Directed by Hans Weingartner

This film left me plagued by déjà vu. Poor young waitress Jules is evicted and moves in with her boyfriend and his roommate. Peter is the light-hearted foil to Jan — the carbon copy of every idealistic young rebel to ever appear on film. Peter heads to Barcelona for the weekend, leaving his girlfriend and best friend to themselves and (oh my goodness!) the seeds of a love triangle are planted. When this stale part of the plot runs its course, we are left with the only slightly more original tale of young people’s attempts at revolution being thwarted by an individualistic society. Jan and Peter — the “edukators”— break into rich estates and rearrange antique chairs and silver sets into messy piles, leaving the message “you have too much money.” Jules gets involved and her lusty ways bring the trio down, forcing them to kidnap a millionaire and hide in the country. Thankfully, the last 20 minutes provide some needed tension. What does finally shine through is the idea of how a once-vibrant idea — revolution — has become redundant.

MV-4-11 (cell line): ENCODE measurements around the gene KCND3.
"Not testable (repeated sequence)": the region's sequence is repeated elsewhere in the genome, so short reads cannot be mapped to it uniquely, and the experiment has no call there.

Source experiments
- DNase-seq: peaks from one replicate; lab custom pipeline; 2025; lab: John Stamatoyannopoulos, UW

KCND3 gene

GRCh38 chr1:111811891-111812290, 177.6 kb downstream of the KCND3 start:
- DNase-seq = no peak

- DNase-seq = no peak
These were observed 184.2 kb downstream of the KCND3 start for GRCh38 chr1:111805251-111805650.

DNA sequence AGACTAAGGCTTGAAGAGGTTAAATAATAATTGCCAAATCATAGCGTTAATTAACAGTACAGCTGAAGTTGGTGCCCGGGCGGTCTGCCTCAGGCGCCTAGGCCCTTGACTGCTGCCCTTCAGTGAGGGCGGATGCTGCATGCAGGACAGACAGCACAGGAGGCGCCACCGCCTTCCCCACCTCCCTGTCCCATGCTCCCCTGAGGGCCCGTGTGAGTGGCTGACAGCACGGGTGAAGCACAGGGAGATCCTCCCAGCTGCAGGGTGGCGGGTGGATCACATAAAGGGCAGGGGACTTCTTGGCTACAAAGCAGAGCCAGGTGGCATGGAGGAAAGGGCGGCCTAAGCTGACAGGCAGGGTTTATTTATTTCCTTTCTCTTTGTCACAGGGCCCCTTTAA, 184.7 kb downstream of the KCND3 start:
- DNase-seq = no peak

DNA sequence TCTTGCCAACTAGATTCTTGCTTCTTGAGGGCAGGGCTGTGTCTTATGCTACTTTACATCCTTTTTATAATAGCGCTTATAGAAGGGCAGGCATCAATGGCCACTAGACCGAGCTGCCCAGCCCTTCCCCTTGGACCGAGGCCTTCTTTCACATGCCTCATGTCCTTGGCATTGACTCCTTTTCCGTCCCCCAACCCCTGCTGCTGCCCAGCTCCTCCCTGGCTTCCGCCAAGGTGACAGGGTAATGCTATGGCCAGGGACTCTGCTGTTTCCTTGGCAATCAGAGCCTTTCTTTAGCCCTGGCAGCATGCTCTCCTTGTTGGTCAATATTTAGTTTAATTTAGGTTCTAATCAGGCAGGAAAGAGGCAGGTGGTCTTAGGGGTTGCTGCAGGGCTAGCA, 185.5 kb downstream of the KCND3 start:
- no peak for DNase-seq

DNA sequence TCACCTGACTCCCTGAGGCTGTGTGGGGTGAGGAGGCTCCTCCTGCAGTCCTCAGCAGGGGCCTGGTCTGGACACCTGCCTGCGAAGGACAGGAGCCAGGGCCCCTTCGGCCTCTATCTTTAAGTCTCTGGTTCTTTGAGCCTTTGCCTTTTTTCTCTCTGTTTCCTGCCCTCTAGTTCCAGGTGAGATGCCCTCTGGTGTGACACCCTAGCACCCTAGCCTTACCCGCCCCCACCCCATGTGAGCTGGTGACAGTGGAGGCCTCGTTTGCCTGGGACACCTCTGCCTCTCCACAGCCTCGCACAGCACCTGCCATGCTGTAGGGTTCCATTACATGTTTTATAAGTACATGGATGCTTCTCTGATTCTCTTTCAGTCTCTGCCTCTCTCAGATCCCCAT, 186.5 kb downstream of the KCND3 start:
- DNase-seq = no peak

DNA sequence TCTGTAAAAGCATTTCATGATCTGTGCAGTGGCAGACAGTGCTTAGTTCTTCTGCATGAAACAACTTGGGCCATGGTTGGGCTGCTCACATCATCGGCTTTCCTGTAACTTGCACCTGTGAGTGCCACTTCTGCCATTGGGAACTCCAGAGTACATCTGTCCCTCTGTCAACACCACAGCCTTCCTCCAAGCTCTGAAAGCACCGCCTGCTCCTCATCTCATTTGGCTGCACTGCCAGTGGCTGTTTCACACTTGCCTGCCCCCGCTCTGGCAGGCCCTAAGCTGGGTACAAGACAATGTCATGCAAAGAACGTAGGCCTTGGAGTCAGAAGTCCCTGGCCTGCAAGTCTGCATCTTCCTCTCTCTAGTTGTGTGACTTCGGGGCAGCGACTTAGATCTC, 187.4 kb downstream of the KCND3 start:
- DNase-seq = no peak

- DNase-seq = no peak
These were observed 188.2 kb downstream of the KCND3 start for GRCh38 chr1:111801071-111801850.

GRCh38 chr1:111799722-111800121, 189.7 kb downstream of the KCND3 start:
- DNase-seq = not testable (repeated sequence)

Opens July 22


Subscribe to this thread:

Add a comment

Latest in Film Reviews

  • Like Murdoch in the Movies: God Help the Girl

    The Belle and Sebastian frontman makes the move to film with this respectable combination of whimsical low-budge let’s-make-a-band caper and fragile singer-songwriter’s coming-of-age.
    • Aug 27, 2014
  • Beale Street Blues: Memphis

    The second film from rising indie auteur Tim Sutton is aimless on the surface, but contains multitudes.
    • Aug 27, 2014
  • Fight the Future: The Congress

    Robin Wright plays "RobinWright" in this messy, half-animated entertainment-industry dystopia/sci-fi mindfuck.
    • Aug 27, 2014
  • More »

© 2014 The L Magazine
Website powered by Foundation